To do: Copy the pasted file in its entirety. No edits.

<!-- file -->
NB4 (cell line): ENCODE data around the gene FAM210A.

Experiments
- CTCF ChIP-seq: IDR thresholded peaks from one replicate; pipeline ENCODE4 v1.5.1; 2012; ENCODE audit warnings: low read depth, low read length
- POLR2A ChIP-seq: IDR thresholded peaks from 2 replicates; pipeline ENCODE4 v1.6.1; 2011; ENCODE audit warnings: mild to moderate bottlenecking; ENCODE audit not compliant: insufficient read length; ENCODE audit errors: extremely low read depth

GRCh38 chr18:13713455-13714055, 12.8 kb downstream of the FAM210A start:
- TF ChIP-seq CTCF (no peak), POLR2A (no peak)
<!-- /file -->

NB4 (cell line): ENCODE data around the gene FAM210A.

Experiments
- CTCF ChIP-seq: IDR thresholded peaks from one replicate; pipeline ENCODE4 v1.5.1; 2012; ENCODE audit warnings: low read depth, low read length
- POLR2A ChIP-seq: IDR thresholded peaks from 2 replicates; pipeline ENCODE4 v1.6.1; 2011; ENCODE audit warnings: mild to moderate bottlenecking; ENCODE audit not compliant: insufficient read length; ENCODE audit errors: extremely low read depth

GRCh38 chr18:13713455-13714055, 12.8 kb downstream of the FAM210A start:
- TF ChIP-seq CTCF (no peak), POLR2A (no peak)